1. Panic disorder, generalized anxiety disorder, phobias, and OCD aggregate in families; the strongest evidence exists for panic disorder, for which the most data exist. The summary odds ratios are similar across the disorders, ranging from about 4 to 6.
2. The major source of familial risk is genetic. This is supported by two large-scale twin studies of panic disorder and generalized anxiety disorder and one of phobias. Since we know of no adoption studies on anxiety disorders, twin studies are the only available means of differentiating potential genetic versus common familial environmental etiologies for their familial aggregation. The models used to proportion the variance in liability into either genetic or familial environmental sources are based on the assumption that greater intrapair resemblance of monozygotic versus dizygotic twins for a phenotype is due to their greater genetic resemblance rather than any greater similarity of their environment, also known as the equal-environments assumption. Our studies from the Virginia Twin Registry included examination of various measures of common environment as possible sources of violation of this assumption; we came to consistently negative conclusions. Also, there have been several direct investigations of the equal-environments assumption in twin studies supportive of its validity (94–96).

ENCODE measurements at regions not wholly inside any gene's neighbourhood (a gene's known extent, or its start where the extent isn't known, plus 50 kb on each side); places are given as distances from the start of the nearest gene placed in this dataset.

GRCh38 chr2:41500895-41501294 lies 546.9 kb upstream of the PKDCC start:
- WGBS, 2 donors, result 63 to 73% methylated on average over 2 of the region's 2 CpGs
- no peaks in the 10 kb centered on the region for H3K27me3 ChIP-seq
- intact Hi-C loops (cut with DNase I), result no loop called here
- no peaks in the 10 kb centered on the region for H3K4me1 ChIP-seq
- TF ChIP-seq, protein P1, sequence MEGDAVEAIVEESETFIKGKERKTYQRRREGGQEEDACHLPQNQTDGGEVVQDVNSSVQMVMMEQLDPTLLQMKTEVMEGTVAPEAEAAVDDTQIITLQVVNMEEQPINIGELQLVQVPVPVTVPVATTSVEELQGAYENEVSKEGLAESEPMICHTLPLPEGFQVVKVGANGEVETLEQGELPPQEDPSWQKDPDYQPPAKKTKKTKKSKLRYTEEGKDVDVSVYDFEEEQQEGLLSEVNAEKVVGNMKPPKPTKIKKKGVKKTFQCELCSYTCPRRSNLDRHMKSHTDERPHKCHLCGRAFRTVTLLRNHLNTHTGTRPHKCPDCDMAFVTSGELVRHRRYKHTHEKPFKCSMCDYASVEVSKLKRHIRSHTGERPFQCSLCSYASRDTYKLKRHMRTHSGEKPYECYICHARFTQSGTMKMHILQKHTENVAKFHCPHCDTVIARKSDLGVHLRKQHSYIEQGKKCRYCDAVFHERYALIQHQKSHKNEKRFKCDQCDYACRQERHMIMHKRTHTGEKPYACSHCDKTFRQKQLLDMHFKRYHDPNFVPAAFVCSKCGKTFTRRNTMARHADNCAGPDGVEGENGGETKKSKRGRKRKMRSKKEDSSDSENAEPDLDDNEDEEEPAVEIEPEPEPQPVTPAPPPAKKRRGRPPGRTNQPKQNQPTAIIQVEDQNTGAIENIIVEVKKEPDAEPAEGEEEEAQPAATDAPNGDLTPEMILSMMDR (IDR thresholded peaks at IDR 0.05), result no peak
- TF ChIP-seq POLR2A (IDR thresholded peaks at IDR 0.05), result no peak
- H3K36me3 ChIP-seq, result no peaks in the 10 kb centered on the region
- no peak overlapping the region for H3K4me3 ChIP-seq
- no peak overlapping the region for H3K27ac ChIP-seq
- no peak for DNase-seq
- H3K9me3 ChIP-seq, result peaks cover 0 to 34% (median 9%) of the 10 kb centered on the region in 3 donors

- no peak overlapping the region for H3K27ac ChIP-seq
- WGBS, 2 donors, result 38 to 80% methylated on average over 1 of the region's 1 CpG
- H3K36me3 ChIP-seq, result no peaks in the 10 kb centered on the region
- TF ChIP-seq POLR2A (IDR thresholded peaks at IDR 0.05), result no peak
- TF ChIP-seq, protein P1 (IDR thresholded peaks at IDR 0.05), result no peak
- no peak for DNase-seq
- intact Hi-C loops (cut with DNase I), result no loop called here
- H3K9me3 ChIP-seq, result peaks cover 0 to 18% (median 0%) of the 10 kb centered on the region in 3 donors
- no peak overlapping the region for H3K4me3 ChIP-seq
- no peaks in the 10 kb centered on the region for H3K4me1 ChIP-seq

3. Estimated heritabilities across the disorders are in the modest range, 30%–40%, significantly lower than for disorders such as schizophrenia and bipolar disorder. This leaves the largest proportion of the variance in liability to be mostly explained by individual environmental factors. This value, however, most likely represents an underestimation of true heritability. This is owing to the fact that measurement error (including diagnostic reliability and stability) and gene-environment interactions not accounted for in the models lead to inflation of estimates of the impact of specific environment. For example, our group recently performed an analysis of phobias that took into account measurement error by including data from two assessments of the same sample 8 years apart (62). The resulting estimated heritabilities across the phobias were in the 50%–60% range, compared to the point estimates of 30%–40% displayed in t6.